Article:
When Brittany Desroches found herself out of work and struggling to get by, one of the biggest challenges she faced was getting the money her family needed to buy fresh food.
“Trying to allocate money when I wasn’t working was really hard,” she says. “We had all of these other expenses, and I found myself wondering how much money I could put towards vegetables all the time.”
Brittany isn’t alone. Health unit data shows that a family of four on Ontario Works in some parts of the province had an average of $1,014 a month left to spend after rent. The cost of a nutritious food basket was $868, leaving about $146 to cover all other expenses. Any way you look at it, it’s not enough to get by on - and healthy food is often the first thing to go.
The mother of a two-year-old and a four-year-old, Brittany found out about the Market Greens fresh fruit and vegetable incentive program offered at the Chigamik Community Health Centre in Midland, Ontario and thought it looked like a healthy bet.
“They were promoting the program by offering five Market Greens Dollars, and I thought I’d give it a shot. Essentially, I hoped it would give me a better chance to give my kids healthy food on a regular basis,” Brittany says.
The Market Greens program, which launched in 2018, was created by Community Food Centres Canada to make it easier for low-income families with young children to access fresh, local fruits and vegetables. The program achieves this by offering $10 and $20 Market Greens Dollars weekly for 20 weeks. For Brittany’s family, the Dollars are redeemable at Chigamik’s ongoing Miijim Market, where fruits and vegetables are available to community members all year round at a significant discount.
Market Greens is about more than just access: it’s also a health promotion program. Research also shows that fruit and vegetable subsidies can lead to major health benefits, and instill healthy eating habits that last a lifetime. Not only does this help reduce instances of chronic disease, but it also helps lower the associated burden on our health care system. For Brittany’s kids, having more vegetables in the house has led to changes in their eating habits and a healthier diet.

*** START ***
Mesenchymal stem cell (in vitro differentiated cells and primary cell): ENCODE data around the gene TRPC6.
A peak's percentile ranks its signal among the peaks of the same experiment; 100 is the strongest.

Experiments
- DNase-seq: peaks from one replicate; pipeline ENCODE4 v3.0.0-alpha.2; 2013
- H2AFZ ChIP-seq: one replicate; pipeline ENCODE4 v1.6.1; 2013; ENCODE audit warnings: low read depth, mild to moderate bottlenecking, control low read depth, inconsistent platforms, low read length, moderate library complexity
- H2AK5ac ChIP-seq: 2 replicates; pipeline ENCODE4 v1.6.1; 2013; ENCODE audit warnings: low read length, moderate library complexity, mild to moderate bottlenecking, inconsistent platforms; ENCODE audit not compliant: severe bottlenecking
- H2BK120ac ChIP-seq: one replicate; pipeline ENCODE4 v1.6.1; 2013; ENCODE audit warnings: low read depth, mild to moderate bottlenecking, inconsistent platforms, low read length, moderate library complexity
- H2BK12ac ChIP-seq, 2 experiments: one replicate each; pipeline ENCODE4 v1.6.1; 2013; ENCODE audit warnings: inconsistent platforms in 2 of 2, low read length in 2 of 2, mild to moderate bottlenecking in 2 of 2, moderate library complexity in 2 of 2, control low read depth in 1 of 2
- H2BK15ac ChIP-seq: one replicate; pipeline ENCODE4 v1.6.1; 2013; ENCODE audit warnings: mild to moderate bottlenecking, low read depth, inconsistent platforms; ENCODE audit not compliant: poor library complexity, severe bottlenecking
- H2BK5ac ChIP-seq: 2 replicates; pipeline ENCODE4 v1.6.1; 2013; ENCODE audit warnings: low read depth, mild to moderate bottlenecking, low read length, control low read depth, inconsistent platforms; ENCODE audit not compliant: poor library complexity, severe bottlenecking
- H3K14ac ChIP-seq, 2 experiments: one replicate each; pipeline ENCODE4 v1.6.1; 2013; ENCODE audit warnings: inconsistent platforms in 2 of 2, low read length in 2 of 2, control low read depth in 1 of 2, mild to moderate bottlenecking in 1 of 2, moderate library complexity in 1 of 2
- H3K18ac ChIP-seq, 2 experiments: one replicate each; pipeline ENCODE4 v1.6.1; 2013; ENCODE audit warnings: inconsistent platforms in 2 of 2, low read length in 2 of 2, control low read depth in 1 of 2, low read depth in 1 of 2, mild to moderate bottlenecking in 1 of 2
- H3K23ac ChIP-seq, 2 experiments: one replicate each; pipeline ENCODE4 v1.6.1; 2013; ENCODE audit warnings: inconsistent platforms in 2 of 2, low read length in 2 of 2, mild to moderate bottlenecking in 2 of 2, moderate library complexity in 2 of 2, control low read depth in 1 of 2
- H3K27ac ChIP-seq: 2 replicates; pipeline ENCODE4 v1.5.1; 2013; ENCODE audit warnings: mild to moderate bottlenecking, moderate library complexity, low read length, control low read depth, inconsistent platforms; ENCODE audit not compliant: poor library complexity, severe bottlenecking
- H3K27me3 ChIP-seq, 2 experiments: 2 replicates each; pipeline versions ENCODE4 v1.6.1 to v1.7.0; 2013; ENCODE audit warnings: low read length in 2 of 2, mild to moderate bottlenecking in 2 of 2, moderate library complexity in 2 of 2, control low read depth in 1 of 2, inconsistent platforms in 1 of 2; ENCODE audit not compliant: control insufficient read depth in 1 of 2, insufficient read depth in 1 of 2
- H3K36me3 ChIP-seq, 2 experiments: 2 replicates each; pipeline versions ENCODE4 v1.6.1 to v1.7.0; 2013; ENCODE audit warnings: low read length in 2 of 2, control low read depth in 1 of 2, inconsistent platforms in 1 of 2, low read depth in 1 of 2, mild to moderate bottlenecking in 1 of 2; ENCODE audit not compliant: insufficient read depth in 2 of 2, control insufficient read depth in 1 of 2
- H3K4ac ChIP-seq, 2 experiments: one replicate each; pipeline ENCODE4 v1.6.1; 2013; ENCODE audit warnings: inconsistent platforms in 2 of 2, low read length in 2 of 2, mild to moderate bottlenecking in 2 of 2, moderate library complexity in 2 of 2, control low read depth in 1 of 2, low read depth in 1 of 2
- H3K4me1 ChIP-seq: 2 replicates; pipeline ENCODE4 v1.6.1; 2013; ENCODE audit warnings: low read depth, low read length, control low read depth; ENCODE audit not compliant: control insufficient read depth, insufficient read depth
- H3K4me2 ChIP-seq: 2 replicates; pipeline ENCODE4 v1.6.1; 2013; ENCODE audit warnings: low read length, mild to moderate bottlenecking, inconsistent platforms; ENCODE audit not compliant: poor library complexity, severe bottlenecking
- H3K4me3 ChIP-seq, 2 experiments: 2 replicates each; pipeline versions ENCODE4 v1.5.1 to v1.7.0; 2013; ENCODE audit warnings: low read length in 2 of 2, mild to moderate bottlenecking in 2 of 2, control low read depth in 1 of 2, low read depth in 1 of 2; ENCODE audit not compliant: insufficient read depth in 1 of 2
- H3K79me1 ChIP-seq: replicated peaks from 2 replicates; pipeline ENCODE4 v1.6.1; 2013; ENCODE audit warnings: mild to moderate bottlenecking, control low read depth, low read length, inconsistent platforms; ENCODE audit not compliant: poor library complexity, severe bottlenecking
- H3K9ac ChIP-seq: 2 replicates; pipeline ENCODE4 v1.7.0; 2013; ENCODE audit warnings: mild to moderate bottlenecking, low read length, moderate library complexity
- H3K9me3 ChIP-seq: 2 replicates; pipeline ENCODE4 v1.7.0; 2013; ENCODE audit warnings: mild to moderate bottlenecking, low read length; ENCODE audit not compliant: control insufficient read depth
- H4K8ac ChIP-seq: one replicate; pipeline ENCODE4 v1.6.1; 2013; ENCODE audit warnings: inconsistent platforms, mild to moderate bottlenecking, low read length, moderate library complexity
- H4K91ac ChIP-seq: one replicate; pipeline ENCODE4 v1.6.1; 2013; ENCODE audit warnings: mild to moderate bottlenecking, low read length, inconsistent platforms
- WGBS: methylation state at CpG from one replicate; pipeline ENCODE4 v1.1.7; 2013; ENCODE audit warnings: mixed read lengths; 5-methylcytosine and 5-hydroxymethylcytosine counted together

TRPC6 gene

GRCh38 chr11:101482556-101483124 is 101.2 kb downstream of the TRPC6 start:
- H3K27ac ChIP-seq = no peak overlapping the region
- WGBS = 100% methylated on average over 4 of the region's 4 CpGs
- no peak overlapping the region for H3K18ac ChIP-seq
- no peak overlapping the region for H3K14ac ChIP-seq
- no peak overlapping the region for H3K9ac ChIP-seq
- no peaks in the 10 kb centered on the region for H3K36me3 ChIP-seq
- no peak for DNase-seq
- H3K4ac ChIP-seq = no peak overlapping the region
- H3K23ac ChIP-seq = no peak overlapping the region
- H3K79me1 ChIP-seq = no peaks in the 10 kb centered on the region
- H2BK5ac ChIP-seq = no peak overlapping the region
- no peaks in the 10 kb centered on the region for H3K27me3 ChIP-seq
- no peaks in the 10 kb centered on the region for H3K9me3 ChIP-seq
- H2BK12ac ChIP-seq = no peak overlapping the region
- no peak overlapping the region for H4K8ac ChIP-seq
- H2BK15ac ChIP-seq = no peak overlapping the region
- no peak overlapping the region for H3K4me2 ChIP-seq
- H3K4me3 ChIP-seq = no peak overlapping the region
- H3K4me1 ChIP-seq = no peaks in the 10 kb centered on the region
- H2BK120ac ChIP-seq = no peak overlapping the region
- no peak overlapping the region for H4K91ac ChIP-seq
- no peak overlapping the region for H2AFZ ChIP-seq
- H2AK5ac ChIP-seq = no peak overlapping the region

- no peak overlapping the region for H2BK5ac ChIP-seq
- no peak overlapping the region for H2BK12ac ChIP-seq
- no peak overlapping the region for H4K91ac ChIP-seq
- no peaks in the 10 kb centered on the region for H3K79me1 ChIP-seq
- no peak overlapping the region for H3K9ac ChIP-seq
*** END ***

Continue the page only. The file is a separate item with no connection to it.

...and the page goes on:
“We now eat a lot more vegetables. Both of my kids are hooked on salads - they have a salad almost every meal now,” she says. “They also enjoy helping us prepare food. For example, my son likes to cut up vegetables and helps us make dinner sometimes – and so does my daughter. So we’ve got both kids in the kitchen. They’ve always been great with fruits and vegetables, but now they are that much more into them.”
A two-year pilot, the Market Greens program currently operates at Chigamik in Midland, and The Local Community Food Centre in Stratford, Ontario. The program is only one of many different approaches CFCC and its partners take to reducing the burden of poverty and food insecurity on Canadians. We are also committed to working on improving food policies to help better serve the needs of low-income communities.
Results from the pilot show how much people benefitted from the Market Greens program. Based on participant surveys, 80% said the program changed the way they shopped for, cooked, and chose fruit and vegetables. Meanwhile, 76% reported that their children tried a new fruit or vegetable, while others said they noticed an improvement in their children’s overall health.
Brittany thinks the program should be made a permanent fixture, and that other families would also benefit.
“It would be awesome if Market Greens were permanent – it helped my family a lot, and I think it would benefit a lot of other people in Midland too” Brittany says. “It helped me realize that buying fresh vegetables is attainable. I remember going to the market for vegetables and thinking: ‘with only twenty bucks - I can do this!’